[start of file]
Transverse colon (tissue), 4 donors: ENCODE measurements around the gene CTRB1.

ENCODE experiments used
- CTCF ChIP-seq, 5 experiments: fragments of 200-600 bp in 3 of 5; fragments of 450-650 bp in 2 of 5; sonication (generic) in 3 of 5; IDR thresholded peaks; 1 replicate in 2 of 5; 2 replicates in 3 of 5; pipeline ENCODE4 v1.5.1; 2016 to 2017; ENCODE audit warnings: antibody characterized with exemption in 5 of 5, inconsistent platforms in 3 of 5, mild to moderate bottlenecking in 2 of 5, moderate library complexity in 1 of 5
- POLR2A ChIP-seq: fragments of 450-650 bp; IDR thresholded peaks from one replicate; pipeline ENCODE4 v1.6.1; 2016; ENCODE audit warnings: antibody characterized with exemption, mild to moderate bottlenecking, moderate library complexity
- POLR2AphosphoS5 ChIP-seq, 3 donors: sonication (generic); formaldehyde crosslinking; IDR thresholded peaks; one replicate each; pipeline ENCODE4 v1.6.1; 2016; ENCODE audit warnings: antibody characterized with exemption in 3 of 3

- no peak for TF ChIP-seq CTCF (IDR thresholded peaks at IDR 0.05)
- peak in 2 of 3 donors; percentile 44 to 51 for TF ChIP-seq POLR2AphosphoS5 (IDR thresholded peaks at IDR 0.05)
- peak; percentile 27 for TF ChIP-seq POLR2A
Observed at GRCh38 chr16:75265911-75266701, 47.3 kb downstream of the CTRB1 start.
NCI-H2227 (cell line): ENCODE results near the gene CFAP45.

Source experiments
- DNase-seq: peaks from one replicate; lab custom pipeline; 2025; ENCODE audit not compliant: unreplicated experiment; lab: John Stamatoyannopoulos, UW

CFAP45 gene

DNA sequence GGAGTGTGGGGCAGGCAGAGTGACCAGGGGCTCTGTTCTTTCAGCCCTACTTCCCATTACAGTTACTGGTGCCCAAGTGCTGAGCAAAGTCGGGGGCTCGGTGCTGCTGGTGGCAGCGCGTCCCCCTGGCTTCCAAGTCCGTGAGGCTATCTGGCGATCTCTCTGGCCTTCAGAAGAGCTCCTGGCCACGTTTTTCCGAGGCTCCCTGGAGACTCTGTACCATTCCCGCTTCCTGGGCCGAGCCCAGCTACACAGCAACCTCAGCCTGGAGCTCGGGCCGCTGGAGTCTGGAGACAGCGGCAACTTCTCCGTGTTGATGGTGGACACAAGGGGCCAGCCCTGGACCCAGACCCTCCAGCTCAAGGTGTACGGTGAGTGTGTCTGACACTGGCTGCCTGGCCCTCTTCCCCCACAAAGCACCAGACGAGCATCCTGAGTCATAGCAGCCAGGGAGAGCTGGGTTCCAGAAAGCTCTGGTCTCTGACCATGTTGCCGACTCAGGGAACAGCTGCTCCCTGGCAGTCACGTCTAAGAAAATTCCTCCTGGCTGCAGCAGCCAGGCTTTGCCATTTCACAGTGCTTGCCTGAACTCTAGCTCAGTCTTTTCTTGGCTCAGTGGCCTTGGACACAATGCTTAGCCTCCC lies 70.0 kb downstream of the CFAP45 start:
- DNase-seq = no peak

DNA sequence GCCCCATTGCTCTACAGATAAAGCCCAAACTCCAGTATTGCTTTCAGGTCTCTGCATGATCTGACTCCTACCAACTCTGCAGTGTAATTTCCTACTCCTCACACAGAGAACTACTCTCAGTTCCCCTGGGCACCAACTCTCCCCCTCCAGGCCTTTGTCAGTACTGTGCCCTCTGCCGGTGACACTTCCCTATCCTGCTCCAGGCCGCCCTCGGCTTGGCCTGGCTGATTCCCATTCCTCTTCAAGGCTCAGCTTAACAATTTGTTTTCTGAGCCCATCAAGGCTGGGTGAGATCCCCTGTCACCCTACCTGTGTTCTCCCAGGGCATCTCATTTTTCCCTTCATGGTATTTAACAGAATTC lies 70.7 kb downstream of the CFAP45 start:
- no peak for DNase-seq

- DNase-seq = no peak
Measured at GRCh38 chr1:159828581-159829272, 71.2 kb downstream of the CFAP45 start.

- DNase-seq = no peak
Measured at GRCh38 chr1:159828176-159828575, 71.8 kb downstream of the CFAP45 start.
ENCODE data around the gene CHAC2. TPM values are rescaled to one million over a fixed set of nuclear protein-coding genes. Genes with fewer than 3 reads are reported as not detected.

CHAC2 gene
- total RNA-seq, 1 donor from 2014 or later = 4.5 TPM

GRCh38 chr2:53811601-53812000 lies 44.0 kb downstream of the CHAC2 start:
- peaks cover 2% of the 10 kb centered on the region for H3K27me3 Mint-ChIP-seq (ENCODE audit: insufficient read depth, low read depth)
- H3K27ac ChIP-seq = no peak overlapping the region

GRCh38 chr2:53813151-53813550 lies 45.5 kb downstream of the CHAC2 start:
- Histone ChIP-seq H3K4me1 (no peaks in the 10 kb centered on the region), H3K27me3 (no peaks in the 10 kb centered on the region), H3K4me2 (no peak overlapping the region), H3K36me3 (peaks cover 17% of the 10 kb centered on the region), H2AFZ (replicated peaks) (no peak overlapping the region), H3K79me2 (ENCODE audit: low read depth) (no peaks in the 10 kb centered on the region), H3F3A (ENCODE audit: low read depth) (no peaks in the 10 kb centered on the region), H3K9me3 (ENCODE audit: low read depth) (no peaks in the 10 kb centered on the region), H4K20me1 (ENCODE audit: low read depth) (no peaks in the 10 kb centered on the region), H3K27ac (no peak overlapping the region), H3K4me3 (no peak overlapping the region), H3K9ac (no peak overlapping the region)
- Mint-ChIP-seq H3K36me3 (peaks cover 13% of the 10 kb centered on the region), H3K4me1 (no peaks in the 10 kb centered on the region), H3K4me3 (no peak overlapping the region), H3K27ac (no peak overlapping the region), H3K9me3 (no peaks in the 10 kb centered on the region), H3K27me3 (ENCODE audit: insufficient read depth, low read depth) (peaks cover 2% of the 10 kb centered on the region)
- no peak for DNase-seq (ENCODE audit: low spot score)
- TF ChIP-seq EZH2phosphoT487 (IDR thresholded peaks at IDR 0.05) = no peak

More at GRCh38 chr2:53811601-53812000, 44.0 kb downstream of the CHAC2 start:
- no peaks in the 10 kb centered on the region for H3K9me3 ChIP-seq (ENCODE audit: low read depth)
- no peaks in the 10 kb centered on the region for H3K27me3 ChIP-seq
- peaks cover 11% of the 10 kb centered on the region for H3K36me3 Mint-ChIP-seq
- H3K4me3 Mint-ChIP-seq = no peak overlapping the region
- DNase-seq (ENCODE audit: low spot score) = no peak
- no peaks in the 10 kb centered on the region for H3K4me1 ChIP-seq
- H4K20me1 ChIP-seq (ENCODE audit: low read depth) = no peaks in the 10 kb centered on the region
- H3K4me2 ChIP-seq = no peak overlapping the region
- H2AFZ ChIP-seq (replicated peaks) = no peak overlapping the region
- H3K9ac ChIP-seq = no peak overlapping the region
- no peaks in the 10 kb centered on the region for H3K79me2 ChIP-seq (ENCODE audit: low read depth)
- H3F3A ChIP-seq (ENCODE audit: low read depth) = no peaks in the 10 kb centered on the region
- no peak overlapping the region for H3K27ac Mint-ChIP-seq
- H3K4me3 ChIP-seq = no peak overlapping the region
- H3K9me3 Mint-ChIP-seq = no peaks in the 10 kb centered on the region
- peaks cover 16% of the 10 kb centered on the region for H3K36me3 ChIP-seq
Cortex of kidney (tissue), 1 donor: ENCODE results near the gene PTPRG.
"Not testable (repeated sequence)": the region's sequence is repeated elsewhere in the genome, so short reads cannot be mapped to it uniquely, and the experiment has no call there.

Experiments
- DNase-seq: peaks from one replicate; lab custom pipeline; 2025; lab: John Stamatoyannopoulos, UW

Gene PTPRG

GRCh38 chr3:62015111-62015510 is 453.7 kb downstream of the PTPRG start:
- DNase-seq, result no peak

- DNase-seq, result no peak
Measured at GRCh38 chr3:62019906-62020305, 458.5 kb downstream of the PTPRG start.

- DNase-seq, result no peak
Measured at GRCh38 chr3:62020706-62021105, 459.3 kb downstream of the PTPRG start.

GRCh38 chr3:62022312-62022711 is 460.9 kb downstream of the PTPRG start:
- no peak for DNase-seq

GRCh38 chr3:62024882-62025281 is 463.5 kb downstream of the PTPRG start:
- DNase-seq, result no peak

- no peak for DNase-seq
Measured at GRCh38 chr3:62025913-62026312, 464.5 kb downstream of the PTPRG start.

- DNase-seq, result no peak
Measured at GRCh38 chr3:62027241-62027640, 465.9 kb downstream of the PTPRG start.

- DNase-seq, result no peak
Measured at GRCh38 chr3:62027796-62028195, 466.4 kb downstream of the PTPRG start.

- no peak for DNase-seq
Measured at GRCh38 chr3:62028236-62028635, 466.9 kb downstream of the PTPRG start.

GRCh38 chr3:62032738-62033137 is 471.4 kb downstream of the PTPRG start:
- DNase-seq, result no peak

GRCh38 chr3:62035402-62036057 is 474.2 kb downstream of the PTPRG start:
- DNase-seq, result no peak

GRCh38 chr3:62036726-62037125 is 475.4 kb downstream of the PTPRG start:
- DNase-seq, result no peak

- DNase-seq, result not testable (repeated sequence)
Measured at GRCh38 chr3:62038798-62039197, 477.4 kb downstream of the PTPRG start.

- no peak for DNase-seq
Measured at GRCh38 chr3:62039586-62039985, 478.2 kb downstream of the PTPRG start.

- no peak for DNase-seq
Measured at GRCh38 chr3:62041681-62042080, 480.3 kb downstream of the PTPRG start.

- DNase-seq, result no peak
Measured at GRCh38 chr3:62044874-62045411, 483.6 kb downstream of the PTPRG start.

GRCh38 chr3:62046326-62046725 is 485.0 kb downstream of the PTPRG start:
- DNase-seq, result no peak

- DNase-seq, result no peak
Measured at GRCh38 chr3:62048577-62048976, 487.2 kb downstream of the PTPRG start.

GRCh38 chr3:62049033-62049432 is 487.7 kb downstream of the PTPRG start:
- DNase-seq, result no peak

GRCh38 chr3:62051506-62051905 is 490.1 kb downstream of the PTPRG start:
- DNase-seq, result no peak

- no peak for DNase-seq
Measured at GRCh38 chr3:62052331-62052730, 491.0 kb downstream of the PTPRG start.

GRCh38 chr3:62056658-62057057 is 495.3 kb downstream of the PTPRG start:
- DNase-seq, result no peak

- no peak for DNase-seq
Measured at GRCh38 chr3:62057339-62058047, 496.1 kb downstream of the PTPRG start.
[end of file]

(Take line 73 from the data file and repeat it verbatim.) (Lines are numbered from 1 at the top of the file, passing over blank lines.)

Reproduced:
GRCh38 chr3:62032738-62033137 is 471.4 kb downstream of the PTPRG start: